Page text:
The Federal Aviation Administration released new rules Wednesday designed to prevent airline pilots from flying when they're too tired.
The FAA regulations limit the number of hours a pilot can be scheduled to fly to between nine and 14 hours at a time, depending on the time of day.
Safety advocates, who have been pushing to have flying regulations revised for more than two decades, applauded the move.
The changes replace, "Rules that were dangerously obsolete and completely ineffective," said Bill Voss, president of the Flight Safety Foundation in Alexandria, Va. "The rule applies fatigue science in a way that makes sense."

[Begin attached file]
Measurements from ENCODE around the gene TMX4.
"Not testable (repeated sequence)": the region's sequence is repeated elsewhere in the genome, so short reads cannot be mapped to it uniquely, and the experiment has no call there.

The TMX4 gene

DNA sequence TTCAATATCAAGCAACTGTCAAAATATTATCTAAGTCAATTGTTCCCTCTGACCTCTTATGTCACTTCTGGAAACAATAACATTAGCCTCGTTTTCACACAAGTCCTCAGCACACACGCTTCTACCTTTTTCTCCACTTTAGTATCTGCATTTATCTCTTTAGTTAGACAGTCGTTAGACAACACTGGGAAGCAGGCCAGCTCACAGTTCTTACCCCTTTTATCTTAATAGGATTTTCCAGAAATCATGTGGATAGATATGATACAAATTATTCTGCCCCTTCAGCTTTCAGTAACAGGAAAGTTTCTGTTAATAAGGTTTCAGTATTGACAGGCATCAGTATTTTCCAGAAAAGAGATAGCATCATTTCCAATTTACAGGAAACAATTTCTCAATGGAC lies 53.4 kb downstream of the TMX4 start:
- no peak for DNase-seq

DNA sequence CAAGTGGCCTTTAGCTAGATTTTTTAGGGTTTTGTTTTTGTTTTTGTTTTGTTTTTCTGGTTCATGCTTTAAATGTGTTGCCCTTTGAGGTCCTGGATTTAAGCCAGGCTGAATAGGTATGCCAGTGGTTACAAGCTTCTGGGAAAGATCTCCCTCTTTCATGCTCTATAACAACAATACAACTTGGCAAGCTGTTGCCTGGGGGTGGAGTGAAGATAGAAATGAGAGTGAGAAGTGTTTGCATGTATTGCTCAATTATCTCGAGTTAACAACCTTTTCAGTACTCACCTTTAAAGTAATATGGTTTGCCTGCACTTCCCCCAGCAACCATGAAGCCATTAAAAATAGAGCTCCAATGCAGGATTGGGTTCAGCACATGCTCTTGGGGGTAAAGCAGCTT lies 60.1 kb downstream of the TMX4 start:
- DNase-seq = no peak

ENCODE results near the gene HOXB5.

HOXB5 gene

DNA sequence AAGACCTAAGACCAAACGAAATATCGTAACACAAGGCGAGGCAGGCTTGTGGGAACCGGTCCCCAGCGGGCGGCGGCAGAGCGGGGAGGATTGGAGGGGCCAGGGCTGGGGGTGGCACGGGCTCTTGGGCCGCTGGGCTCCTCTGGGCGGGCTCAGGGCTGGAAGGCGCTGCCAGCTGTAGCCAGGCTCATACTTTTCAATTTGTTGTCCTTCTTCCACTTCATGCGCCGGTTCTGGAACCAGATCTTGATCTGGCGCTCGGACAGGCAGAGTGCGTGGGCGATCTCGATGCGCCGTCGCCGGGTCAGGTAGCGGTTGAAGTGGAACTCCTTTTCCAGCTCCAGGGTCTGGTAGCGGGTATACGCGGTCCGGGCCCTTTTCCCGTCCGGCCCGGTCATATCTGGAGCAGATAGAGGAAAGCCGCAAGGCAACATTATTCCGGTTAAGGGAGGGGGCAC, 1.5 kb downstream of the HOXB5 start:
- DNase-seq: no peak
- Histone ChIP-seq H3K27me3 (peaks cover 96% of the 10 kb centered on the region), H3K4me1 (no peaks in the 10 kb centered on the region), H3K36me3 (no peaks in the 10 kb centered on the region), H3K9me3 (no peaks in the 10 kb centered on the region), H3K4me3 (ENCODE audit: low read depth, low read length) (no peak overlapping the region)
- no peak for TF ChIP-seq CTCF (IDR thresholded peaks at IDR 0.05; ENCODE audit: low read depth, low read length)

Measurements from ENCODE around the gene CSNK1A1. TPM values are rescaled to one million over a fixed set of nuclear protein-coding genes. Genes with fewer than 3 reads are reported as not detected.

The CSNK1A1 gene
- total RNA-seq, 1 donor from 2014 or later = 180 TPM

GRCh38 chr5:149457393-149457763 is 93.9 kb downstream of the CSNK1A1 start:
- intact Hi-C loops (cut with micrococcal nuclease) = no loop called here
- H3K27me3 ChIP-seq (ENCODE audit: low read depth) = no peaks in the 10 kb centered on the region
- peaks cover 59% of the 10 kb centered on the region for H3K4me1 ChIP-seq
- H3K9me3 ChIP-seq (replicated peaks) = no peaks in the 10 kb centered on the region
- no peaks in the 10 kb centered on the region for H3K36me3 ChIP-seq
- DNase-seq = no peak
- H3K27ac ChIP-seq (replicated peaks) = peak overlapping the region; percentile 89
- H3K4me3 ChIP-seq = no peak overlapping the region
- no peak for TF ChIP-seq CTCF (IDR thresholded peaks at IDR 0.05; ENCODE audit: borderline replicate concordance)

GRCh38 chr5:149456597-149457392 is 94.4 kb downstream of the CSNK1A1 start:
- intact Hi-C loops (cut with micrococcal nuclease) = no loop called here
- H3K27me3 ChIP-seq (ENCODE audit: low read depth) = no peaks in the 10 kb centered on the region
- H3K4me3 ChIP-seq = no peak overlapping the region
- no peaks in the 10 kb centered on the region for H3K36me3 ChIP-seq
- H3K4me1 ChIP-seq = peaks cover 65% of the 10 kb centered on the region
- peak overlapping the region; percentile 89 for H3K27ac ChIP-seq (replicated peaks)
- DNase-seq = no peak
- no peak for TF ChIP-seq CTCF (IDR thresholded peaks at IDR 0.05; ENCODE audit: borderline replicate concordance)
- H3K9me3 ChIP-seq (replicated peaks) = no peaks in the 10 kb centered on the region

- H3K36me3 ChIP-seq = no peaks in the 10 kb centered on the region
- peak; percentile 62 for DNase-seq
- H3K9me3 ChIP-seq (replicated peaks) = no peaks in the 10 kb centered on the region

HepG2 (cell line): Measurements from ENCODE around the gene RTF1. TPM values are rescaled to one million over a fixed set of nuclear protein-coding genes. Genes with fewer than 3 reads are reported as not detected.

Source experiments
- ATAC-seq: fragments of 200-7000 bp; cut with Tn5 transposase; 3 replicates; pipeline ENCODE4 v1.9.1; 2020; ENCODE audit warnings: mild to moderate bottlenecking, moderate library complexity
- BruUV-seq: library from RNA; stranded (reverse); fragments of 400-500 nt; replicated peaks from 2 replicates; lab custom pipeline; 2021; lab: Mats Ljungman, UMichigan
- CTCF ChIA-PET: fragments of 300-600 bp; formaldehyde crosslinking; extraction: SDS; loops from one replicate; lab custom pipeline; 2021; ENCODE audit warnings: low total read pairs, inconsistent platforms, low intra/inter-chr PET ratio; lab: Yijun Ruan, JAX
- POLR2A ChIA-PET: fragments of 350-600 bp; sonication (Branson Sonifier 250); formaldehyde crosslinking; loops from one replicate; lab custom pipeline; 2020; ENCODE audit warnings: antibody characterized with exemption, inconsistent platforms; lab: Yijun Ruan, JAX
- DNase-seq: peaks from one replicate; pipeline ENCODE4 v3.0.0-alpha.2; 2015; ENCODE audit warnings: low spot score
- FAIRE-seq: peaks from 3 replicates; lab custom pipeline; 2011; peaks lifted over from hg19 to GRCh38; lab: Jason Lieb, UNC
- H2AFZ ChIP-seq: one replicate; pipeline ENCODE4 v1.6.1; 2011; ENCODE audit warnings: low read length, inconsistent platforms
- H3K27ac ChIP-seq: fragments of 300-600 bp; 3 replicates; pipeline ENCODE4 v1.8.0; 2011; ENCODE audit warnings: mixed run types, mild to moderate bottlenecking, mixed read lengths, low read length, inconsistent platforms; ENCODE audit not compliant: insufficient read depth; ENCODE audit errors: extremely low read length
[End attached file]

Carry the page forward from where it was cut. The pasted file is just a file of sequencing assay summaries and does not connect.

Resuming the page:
Experts say flying while fatigued can lead to slowed reflexes and poor judgment. Some even liken fatigued flying to flying drunk.
Airlines will have two years to adjust to the new regulations, a process the FAA estimates will cost the industry $297 million over a decade.
"We made a promise to the traveling public that we would do everything possible to make sure pilots are rested when they get in the cockpit. This new rule raises the safety bar to prevent fatigue," Transportation Secretary Ray LaHood said in a statement.